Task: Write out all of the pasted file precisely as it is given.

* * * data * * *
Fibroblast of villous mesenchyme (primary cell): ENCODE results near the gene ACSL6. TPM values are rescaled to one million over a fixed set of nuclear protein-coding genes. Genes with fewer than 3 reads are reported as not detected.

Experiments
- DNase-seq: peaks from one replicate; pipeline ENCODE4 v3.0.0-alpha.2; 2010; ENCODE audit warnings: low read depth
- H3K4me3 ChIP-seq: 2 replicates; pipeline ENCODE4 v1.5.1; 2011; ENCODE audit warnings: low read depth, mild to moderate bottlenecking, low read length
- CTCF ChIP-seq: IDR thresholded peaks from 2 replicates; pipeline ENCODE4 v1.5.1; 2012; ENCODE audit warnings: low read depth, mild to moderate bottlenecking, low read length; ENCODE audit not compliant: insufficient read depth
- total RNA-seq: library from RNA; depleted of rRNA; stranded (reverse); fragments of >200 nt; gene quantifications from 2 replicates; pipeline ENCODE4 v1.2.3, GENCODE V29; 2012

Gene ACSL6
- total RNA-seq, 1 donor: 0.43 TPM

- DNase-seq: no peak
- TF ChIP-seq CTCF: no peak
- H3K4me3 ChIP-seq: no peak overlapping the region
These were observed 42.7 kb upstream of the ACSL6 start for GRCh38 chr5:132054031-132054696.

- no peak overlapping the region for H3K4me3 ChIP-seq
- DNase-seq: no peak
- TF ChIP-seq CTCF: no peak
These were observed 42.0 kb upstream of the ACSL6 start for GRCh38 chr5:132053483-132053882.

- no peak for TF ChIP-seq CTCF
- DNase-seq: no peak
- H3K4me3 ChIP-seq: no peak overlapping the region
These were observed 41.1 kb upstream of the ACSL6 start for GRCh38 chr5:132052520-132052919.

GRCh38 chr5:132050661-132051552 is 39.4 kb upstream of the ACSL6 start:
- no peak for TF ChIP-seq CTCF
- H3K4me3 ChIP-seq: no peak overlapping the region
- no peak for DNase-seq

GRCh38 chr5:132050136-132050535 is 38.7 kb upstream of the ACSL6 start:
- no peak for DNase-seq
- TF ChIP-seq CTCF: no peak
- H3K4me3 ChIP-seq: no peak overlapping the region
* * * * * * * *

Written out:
Fibroblast of villous mesenchyme (primary cell): ENCODE results near the gene ACSL6. TPM values are rescaled to one million over a fixed set of nuclear protein-coding genes. Genes with fewer than 3 reads are reported as not detected.

Experiments
- DNase-seq: peaks from one replicate; pipeline ENCODE4 v3.0.0-alpha.2; 2010; ENCODE audit warnings: low read depth
- H3K4me3 ChIP-seq: 2 replicates; pipeline ENCODE4 v1.5.1; 2011; ENCODE audit warnings: low read depth, mild to moderate bottlenecking, low read length
- CTCF ChIP-seq: IDR thresholded peaks from 2 replicates; pipeline ENCODE4 v1.5.1; 2012; ENCODE audit warnings: low read depth, mild to moderate bottlenecking, low read length; ENCODE audit not compliant: insufficient read depth
- total RNA-seq: library from RNA; depleted of rRNA; stranded (reverse); fragments of >200 nt; gene quantifications from 2 replicates; pipeline ENCODE4 v1.2.3, GENCODE V29; 2012

Gene ACSL6
- total RNA-seq, 1 donor: 0.43 TPM

- DNase-seq: no peak
- TF ChIP-seq CTCF: no peak
- H3K4me3 ChIP-seq: no peak overlapping the region
These were observed 42.7 kb upstream of the ACSL6 start for GRCh38 chr5:132054031-132054696.

- no peak overlapping the region for H3K4me3 ChIP-seq
- DNase-seq: no peak
- TF ChIP-seq CTCF: no peak
These were observed 42.0 kb upstream of the ACSL6 start for GRCh38 chr5:132053483-132053882.

- no peak for TF ChIP-seq CTCF
- DNase-seq: no peak
- H3K4me3 ChIP-seq: no peak overlapping the region
These were observed 41.1 kb upstream of the ACSL6 start for GRCh38 chr5:132052520-132052919.

GRCh38 chr5:132050661-132051552 is 39.4 kb upstream of the ACSL6 start:
- no peak for TF ChIP-seq CTCF
- H3K4me3 ChIP-seq: no peak overlapping the region
- no peak for DNase-seq

GRCh38 chr5:132050136-132050535 is 38.7 kb upstream of the ACSL6 start:
- no peak for DNase-seq
- TF ChIP-seq CTCF: no peak
- H3K4me3 ChIP-seq: no peak overlapping the region